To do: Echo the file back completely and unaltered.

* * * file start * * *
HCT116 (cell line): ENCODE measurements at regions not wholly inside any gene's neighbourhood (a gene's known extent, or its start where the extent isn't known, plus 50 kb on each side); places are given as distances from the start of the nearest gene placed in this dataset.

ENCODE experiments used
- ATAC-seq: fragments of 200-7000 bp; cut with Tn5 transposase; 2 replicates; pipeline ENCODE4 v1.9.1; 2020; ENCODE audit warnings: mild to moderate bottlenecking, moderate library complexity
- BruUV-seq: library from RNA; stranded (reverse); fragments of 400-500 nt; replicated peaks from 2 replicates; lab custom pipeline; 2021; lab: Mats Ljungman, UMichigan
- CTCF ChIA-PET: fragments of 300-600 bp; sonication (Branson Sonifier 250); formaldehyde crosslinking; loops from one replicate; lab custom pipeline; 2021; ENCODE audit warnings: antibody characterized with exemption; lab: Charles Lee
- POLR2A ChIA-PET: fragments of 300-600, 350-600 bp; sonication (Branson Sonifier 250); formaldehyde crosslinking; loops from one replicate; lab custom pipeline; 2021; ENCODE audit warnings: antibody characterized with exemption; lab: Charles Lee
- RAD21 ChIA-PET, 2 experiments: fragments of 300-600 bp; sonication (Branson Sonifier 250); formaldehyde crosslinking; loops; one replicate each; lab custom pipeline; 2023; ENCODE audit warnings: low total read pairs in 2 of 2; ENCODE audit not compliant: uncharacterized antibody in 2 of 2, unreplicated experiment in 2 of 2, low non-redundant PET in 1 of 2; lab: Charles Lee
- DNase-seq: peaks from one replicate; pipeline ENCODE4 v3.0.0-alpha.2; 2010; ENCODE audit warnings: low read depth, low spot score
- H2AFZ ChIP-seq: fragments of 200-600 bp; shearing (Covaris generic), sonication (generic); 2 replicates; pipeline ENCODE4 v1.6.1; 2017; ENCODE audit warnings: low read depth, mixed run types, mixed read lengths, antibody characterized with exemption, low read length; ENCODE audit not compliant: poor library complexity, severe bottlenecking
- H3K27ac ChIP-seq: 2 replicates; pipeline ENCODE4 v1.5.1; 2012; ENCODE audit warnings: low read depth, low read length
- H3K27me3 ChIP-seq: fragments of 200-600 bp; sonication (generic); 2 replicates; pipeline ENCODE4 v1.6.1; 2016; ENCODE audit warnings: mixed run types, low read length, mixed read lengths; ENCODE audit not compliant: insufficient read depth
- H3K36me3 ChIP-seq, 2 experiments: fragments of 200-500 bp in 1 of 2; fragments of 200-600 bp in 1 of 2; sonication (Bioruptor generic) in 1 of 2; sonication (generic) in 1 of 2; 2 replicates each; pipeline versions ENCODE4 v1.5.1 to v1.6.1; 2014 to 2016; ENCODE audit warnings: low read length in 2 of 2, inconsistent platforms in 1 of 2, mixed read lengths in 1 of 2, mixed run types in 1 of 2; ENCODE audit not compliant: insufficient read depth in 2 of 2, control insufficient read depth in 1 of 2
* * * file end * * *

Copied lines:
HCT116 (cell line): ENCODE measurements at regions not wholly inside any gene's neighbourhood (a gene's known extent, or its start where the extent isn't known, plus 50 kb on each side); places are given as distances from the start of the nearest gene placed in this dataset.

ENCODE experiments used
- ATAC-seq: fragments of 200-7000 bp; cut with Tn5 transposase; 2 replicates; pipeline ENCODE4 v1.9.1; 2020; ENCODE audit warnings: mild to moderate bottlenecking, moderate library complexity
- BruUV-seq: library from RNA; stranded (reverse); fragments of 400-500 nt; replicated peaks from 2 replicates; lab custom pipeline; 2021; lab: Mats Ljungman, UMichigan
- CTCF ChIA-PET: fragments of 300-600 bp; sonication (Branson Sonifier 250); formaldehyde crosslinking; loops from one replicate; lab custom pipeline; 2021; ENCODE audit warnings: antibody characterized with exemption; lab: Charles Lee
- POLR2A ChIA-PET: fragments of 300-600, 350-600 bp; sonication (Branson Sonifier 250); formaldehyde crosslinking; loops from one replicate; lab custom pipeline; 2021; ENCODE audit warnings: antibody characterized with exemption; lab: Charles Lee
- RAD21 ChIA-PET, 2 experiments: fragments of 300-600 bp; sonication (Branson Sonifier 250); formaldehyde crosslinking; loops; one replicate each; lab custom pipeline; 2023; ENCODE audit warnings: low total read pairs in 2 of 2; ENCODE audit not compliant: uncharacterized antibody in 2 of 2, unreplicated experiment in 2 of 2, low non-redundant PET in 1 of 2; lab: Charles Lee
- DNase-seq: peaks from one replicate; pipeline ENCODE4 v3.0.0-alpha.2; 2010; ENCODE audit warnings: low read depth, low spot score
- H2AFZ ChIP-seq: fragments of 200-600 bp; shearing (Covaris generic), sonication (generic); 2 replicates; pipeline ENCODE4 v1.6.1; 2017; ENCODE audit warnings: low read depth, mixed run types, mixed read lengths, antibody characterized with exemption, low read length; ENCODE audit not compliant: poor library complexity, severe bottlenecking
- H3K27ac ChIP-seq: 2 replicates; pipeline ENCODE4 v1.5.1; 2012; ENCODE audit warnings: low read depth, low read length
- H3K27me3 ChIP-seq: fragments of 200-600 bp; sonication (generic); 2 replicates; pipeline ENCODE4 v1.6.1; 2016; ENCODE audit warnings: mixed run types, low read length, mixed read lengths; ENCODE audit not compliant: insufficient read depth
- H3K36me3 ChIP-seq, 2 experiments: fragments of 200-500 bp in 1 of 2; fragments of 200-600 bp in 1 of 2; sonication (Bioruptor generic) in 1 of 2; sonication (generic) in 1 of 2; 2 replicates each; pipeline versions ENCODE4 v1.5.1 to v1.6.1; 2014 to 2016; ENCODE audit warnings: low read length in 2 of 2, inconsistent platforms in 1 of 2, mixed read lengths in 1 of 2, mixed run types in 1 of 2; ENCODE audit not compliant: insufficient read depth in 2 of 2, control insufficient read depth in 1 of 2